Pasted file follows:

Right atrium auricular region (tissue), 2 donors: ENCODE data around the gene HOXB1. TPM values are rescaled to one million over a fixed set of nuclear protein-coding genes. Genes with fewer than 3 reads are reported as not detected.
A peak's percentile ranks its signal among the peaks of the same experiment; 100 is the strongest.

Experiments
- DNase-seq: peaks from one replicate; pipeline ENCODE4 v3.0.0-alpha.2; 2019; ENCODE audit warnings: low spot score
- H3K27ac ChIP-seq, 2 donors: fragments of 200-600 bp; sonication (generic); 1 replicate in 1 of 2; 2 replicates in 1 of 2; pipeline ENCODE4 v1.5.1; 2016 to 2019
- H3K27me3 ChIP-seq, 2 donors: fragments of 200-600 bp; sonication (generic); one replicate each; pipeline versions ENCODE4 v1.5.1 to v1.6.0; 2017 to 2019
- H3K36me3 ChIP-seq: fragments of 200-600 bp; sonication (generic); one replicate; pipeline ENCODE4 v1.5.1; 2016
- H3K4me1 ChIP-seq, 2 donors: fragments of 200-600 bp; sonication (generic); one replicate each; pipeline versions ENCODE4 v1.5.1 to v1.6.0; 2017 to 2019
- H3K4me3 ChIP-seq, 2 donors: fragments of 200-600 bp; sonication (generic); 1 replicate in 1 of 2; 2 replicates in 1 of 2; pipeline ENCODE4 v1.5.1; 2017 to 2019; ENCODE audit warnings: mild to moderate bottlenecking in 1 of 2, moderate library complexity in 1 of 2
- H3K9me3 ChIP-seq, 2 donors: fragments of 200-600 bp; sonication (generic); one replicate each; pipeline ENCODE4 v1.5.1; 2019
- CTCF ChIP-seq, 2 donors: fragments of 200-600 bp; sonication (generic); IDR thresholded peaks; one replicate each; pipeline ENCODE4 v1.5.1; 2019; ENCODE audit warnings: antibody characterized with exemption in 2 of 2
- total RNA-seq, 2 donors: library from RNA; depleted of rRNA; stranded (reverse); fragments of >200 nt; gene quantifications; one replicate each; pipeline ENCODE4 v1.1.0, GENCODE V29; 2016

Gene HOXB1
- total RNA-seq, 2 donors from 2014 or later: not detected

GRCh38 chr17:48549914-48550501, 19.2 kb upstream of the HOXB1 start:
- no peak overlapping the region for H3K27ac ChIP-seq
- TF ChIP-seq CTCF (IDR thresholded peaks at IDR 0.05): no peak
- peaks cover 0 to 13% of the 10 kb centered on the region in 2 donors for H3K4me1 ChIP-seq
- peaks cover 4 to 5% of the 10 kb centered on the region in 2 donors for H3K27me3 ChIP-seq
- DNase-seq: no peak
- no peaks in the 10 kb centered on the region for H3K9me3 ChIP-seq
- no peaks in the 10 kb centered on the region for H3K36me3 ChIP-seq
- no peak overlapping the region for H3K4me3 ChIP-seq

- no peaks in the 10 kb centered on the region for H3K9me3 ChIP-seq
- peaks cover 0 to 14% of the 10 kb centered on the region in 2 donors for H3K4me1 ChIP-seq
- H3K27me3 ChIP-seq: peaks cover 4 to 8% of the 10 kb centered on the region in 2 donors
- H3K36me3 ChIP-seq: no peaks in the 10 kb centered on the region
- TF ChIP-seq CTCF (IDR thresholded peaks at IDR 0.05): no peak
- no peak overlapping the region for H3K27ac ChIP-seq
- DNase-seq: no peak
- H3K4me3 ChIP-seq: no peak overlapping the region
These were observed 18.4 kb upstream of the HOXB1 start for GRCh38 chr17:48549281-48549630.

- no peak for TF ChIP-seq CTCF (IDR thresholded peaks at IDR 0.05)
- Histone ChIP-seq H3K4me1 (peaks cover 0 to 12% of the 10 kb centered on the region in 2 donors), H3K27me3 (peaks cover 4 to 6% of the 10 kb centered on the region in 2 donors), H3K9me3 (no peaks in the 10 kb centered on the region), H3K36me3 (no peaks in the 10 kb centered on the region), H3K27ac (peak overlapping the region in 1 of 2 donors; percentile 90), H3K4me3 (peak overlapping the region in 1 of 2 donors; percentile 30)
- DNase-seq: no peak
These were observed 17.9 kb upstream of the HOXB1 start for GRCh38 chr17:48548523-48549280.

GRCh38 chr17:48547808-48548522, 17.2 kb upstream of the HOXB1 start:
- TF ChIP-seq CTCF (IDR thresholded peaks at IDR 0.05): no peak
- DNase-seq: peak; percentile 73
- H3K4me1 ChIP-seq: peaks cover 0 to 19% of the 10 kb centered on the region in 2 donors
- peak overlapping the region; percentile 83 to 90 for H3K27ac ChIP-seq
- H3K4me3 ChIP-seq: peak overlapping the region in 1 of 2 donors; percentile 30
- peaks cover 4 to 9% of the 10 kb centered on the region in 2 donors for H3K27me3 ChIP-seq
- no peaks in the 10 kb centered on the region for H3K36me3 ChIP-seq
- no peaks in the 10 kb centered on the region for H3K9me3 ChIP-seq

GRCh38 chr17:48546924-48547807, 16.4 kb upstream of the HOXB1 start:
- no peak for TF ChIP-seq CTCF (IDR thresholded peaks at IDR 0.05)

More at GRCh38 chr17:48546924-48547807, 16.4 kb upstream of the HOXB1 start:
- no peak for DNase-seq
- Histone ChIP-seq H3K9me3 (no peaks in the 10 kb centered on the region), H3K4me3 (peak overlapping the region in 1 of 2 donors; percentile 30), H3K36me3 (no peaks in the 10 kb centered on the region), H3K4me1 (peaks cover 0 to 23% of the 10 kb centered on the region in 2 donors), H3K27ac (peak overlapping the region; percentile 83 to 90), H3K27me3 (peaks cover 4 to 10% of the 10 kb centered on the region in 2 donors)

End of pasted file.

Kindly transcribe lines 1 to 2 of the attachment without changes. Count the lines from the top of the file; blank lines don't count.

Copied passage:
Right atrium auricular region (tissue), 2 donors: ENCODE data around the gene HOXB1. TPM values are rescaled to one million over a fixed set of nuclear protein-coding genes. Genes with fewer than 3 reads are reported as not detected.
A peak's percentile ranks its signal among the peaks of the same experiment; 100 is the strongest.